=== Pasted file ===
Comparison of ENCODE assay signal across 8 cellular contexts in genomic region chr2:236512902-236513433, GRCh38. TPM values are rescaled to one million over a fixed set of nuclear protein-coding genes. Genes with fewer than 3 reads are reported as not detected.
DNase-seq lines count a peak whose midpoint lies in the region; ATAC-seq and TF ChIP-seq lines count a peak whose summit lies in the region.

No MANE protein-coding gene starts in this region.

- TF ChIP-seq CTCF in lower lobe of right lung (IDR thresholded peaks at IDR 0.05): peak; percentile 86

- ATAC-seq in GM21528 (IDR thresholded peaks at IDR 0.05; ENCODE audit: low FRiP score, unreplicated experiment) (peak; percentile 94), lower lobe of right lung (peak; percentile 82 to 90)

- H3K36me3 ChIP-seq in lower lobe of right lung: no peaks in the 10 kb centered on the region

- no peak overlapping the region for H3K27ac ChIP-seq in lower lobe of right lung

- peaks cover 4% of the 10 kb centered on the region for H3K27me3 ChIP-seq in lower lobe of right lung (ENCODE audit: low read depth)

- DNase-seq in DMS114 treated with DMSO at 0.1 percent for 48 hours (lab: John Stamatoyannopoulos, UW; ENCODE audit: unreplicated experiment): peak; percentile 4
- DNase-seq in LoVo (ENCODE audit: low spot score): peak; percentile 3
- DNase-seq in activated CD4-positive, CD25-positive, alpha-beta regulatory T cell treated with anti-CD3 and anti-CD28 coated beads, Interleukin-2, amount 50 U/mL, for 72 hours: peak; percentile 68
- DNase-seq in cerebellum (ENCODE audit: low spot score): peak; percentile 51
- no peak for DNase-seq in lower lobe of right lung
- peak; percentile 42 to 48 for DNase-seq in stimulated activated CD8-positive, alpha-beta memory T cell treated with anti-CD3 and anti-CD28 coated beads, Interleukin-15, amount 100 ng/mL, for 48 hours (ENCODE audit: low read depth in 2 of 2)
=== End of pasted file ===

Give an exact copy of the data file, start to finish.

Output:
Comparison of ENCODE assay signal across 8 cellular contexts in genomic region chr2:236512902-236513433, GRCh38. TPM values are rescaled to one million over a fixed set of nuclear protein-coding genes. Genes with fewer than 3 reads are reported as not detected.
DNase-seq lines count a peak whose midpoint lies in the region; ATAC-seq and TF ChIP-seq lines count a peak whose summit lies in the region.

No MANE protein-coding gene starts in this region.

- TF ChIP-seq CTCF in lower lobe of right lung (IDR thresholded peaks at IDR 0.05): peak; percentile 86

- ATAC-seq in GM21528 (IDR thresholded peaks at IDR 0.05; ENCODE audit: low FRiP score, unreplicated experiment) (peak; percentile 94), lower lobe of right lung (peak; percentile 82 to 90)

- H3K36me3 ChIP-seq in lower lobe of right lung: no peaks in the 10 kb centered on the region

- no peak overlapping the region for H3K27ac ChIP-seq in lower lobe of right lung

- peaks cover 4% of the 10 kb centered on the region for H3K27me3 ChIP-seq in lower lobe of right lung (ENCODE audit: low read depth)

- DNase-seq in DMS114 treated with DMSO at 0.1 percent for 48 hours (lab: John Stamatoyannopoulos, UW; ENCODE audit: unreplicated experiment): peak; percentile 4
- DNase-seq in LoVo (ENCODE audit: low spot score): peak; percentile 3
- DNase-seq in activated CD4-positive, CD25-positive, alpha-beta regulatory T cell treated with anti-CD3 and anti-CD28 coated beads, Interleukin-2, amount 50 U/mL, for 72 hours: peak; percentile 68
- DNase-seq in cerebellum (ENCODE audit: low spot score): peak; percentile 51
- no peak for DNase-seq in lower lobe of right lung
- peak; percentile 42 to 48 for DNase-seq in stimulated activated CD8-positive, alpha-beta memory T cell treated with anti-CD3 and anti-CD28 coated beads, Interleukin-15, amount 100 ng/mL, for 48 hours (ENCODE audit: low read depth in 2 of 2)